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(Reference retrieved automatically from Web of Science through information on FAPESP grant and its corresponding number as mentioned in the publication by the authors.)

Increased glycolysis is an early consequence of palmitate lipotoxicity mediated by redox signaling

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Kakimoto, Pamela A. [1] ; Serna, Julian David C. [1] ; Ramos, Vitor de Miranda [1] ; Zorzano, Antonio [2] ; Kowaltowski, Alicia J. [1]
Total Authors: 5
[1] Univ Sao Paulo, Dept Bioquim, Inst Quim, Sao Paulo - Brazil
[2] Univ Barcelona, CIBER Diabet & Enfermedades Metab Asociadas CIBER, Inst Res Biomed IRB Barcelona, Fac Biol, Inst Salud Carlos III, Dept Bioquim & Biomed Mol, Barcelona - Spain
Total Affiliations: 2
Document type: Journal article
Source: REDOX BIOLOGY; v. 45, SEP 2021.
Web of Science Citations: 0

Exposure to toxic levels of fatty acids (lipotoxicity) leads to cell damage and death and is involved in the pathogenesis of the metabolic syndrome. Since the metabolic consequences of lipotoxicity are still poorly understood, we studied the bioenergetic effects of the saturated fatty acid palmitate, quantifying changes in mitochondrial morphology, real-time oxygen consumption, ATP production sources, and extracellular acidification in hepatoma cells. Surprisingly, glycolysis was enhanced by the presence of palmitate as soon as 1 h after stimulus, while oxygen consumption and oxidative phosphorylation were unchanged, despite overt mitochondrial fragmentation. Palmitate only induced mitochondrial fragmentation if glucose and glutamine were available, while glycolytic enhancement did not require glutamine, showing it is independent of mitochondrial morphological changes. Redox state was altered by palmitate, as indicated by NAD(P)H quantification. Furthermore, the mitochondrial antioxidant mitoquinone, or a selective inhibitor of complex I electron leakage (S1QEL) further enhanced palmitate-induced glycolysis. Our results demonstrate that palmitate overload and lipotoxicity involves an unexpected and early increase in glycolytic flux, while, surprisingly, no changes in oxidative phosphorylation are observed. Interestingly, enhanced glycolysis involves signaling by mitochondrially-generated oxidants, uncovering a novel regulatory mechanism for this pathway. (AU)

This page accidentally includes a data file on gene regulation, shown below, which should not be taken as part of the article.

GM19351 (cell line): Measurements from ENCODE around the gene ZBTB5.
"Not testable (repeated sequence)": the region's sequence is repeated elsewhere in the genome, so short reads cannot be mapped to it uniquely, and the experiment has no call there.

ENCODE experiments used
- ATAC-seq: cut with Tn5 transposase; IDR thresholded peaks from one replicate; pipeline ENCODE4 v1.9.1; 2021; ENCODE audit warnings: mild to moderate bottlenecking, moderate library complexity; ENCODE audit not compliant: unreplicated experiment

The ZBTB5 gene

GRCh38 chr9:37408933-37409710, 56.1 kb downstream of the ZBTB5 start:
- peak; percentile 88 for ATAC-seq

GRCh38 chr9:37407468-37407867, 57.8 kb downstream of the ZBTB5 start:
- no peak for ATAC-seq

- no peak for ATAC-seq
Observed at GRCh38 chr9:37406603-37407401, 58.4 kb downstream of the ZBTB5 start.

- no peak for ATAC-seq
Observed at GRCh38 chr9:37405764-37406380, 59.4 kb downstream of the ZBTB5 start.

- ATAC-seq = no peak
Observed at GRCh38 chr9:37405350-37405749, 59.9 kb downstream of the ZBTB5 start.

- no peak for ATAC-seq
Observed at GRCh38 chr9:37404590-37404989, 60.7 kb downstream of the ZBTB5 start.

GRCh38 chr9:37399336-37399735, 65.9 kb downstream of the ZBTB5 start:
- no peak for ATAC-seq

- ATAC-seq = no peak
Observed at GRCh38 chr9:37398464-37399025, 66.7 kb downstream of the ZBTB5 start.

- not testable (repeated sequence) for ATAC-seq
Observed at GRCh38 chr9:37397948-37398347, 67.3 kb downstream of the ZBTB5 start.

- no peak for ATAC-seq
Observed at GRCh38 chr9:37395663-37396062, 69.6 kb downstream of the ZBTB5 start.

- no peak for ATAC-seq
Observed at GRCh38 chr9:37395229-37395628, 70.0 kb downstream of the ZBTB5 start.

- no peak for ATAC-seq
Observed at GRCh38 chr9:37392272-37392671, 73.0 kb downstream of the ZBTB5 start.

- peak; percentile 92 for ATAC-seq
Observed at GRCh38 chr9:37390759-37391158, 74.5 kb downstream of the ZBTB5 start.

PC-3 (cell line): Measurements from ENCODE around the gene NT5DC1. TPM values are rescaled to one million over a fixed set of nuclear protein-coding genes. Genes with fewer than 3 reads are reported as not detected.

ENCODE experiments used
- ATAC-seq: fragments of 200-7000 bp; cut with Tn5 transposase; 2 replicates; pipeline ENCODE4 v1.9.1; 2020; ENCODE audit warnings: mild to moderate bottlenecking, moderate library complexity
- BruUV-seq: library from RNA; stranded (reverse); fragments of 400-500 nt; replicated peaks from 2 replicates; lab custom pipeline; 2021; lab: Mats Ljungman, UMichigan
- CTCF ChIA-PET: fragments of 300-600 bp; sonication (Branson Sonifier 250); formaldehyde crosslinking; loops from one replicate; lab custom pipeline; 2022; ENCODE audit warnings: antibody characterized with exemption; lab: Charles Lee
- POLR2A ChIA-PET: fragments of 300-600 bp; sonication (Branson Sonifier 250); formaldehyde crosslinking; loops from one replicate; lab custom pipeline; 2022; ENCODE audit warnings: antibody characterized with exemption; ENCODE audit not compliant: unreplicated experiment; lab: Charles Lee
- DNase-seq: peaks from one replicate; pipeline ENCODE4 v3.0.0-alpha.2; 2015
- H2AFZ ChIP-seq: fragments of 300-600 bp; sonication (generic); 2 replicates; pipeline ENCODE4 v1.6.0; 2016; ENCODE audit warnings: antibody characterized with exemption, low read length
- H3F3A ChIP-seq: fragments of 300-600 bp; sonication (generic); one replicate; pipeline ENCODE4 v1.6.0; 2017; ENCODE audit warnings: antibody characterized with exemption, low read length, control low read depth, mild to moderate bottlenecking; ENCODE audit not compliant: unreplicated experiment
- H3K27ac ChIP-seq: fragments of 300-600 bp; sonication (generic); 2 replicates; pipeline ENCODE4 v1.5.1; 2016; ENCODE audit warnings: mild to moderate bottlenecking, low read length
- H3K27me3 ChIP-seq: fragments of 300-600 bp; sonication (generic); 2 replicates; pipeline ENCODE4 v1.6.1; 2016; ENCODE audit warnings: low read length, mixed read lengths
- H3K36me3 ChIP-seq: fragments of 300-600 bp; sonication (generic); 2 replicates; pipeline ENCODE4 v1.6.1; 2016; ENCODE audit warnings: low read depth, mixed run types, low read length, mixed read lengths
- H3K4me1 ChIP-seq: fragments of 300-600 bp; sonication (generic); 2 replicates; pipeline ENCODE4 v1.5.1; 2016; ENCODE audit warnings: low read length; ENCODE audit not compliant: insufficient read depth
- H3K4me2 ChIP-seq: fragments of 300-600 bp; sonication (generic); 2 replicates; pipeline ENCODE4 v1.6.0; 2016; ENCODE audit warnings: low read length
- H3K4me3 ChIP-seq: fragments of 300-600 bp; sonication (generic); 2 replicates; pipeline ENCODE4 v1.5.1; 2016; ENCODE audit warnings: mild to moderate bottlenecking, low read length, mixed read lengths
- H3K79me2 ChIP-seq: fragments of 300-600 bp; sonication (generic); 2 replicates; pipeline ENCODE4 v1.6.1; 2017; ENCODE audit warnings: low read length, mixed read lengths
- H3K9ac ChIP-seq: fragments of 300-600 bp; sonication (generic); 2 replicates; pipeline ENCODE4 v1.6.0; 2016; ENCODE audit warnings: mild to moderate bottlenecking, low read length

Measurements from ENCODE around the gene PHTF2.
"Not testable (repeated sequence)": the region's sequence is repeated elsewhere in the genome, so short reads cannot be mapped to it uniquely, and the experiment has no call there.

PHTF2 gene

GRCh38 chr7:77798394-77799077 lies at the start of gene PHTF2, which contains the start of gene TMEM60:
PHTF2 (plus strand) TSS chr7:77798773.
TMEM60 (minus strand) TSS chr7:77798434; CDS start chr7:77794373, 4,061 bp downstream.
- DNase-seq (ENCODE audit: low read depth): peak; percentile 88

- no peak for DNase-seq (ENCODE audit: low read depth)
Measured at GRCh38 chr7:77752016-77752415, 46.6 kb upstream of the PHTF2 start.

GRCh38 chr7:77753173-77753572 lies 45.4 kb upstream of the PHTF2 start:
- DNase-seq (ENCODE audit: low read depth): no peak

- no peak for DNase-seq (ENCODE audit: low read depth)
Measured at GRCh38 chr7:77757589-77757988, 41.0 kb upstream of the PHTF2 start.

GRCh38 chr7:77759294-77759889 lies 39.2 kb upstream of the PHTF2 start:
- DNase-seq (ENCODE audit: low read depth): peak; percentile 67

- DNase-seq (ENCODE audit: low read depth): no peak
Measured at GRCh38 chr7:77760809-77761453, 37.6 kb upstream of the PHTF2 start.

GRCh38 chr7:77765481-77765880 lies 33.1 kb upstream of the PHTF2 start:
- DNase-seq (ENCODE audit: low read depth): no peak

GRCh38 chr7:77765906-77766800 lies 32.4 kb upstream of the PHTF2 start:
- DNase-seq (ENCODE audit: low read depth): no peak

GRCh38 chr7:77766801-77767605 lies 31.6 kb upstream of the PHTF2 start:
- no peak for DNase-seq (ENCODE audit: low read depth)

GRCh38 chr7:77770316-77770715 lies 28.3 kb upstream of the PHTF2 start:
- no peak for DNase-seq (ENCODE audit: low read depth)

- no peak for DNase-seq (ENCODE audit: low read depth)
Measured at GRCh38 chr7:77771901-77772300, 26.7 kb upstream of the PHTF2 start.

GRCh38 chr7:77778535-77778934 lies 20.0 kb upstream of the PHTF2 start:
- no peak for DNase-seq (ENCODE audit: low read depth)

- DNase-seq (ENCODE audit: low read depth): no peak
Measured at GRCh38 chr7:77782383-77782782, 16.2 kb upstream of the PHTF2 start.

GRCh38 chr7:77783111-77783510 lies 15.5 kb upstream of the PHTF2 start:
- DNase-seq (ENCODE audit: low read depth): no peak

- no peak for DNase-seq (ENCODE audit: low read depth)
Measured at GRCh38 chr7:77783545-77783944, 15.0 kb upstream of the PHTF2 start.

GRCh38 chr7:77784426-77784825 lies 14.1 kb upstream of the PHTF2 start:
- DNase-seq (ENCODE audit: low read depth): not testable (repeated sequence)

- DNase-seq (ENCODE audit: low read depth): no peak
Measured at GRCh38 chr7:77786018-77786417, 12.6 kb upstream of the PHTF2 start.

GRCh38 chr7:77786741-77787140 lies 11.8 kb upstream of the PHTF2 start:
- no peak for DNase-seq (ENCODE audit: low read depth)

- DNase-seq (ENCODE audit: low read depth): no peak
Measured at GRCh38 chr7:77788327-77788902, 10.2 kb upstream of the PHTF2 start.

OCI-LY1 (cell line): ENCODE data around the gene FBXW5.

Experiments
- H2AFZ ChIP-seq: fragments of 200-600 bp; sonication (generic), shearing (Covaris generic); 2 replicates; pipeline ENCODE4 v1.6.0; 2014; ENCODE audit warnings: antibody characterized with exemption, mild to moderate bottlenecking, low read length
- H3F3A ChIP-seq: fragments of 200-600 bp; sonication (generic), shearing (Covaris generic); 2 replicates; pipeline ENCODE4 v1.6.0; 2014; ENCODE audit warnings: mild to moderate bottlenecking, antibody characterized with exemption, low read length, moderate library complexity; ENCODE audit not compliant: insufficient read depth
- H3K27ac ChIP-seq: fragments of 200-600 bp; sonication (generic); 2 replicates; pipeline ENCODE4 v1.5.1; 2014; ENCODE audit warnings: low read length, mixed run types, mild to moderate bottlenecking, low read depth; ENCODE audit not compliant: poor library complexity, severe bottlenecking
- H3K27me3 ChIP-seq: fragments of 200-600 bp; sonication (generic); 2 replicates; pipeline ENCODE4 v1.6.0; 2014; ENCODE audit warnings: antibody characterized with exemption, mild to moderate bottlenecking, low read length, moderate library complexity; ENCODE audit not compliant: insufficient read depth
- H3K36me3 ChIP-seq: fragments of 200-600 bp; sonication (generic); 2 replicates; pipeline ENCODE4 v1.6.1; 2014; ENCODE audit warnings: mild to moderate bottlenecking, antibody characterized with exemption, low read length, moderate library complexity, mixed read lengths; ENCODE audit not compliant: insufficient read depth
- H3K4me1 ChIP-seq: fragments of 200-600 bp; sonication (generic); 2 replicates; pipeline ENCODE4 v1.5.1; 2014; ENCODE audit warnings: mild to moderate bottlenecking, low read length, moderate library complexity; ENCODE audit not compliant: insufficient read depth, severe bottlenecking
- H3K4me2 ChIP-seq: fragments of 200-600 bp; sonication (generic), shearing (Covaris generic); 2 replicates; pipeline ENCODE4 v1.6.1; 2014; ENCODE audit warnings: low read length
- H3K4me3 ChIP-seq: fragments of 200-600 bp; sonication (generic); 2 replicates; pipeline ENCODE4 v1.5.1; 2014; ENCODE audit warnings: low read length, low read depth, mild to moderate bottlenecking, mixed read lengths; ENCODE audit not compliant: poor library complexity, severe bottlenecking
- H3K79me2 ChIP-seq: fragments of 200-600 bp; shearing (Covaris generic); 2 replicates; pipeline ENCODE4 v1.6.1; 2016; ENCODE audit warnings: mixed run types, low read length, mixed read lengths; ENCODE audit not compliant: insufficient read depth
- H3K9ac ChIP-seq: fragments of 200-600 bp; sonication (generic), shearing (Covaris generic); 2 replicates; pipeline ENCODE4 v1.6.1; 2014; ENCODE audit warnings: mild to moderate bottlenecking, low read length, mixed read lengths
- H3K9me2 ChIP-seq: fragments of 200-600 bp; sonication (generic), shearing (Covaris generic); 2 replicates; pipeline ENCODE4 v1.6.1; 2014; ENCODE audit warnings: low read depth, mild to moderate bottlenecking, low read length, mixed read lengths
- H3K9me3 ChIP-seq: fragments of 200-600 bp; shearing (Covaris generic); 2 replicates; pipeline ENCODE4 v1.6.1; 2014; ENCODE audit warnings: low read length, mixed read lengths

FAPESP's process: 19/18402-4 - Effects of mitochondrial calcium transport regulation in autophagic process of hepatocytes
Grantee:Vitor de Miranda Ramos
Support Opportunities: Scholarships in Brazil - Doctorate
FAPESP's process: 13/07937-8 - Redoxome - Redox Processes in Biomedicine
Grantee:Ohara Augusto
Support Opportunities: Research Grants - Research, Innovation and Dissemination Centers - RIDC
FAPESP's process: 15/25862-0 - Hepatic bioenergetics and redox signaling in obesity murine model: integrative analysis of nutritional, hormonal, and inflammatory stimuli
Grantee:Pâmela Aiako Hypólito Brito Kakimoto
Support Opportunities: Scholarships in Brazil - Doctorate (Direct)
FAPESP's process: 19/05226-3 - Effects of caloric restriction on mitochondrial Ca2+ transport in cardiac and skeletal muscles
Grantee:Julian David Cualcialpud Serna
Support Opportunities: Scholarships in Brazil - Doctorate (Direct)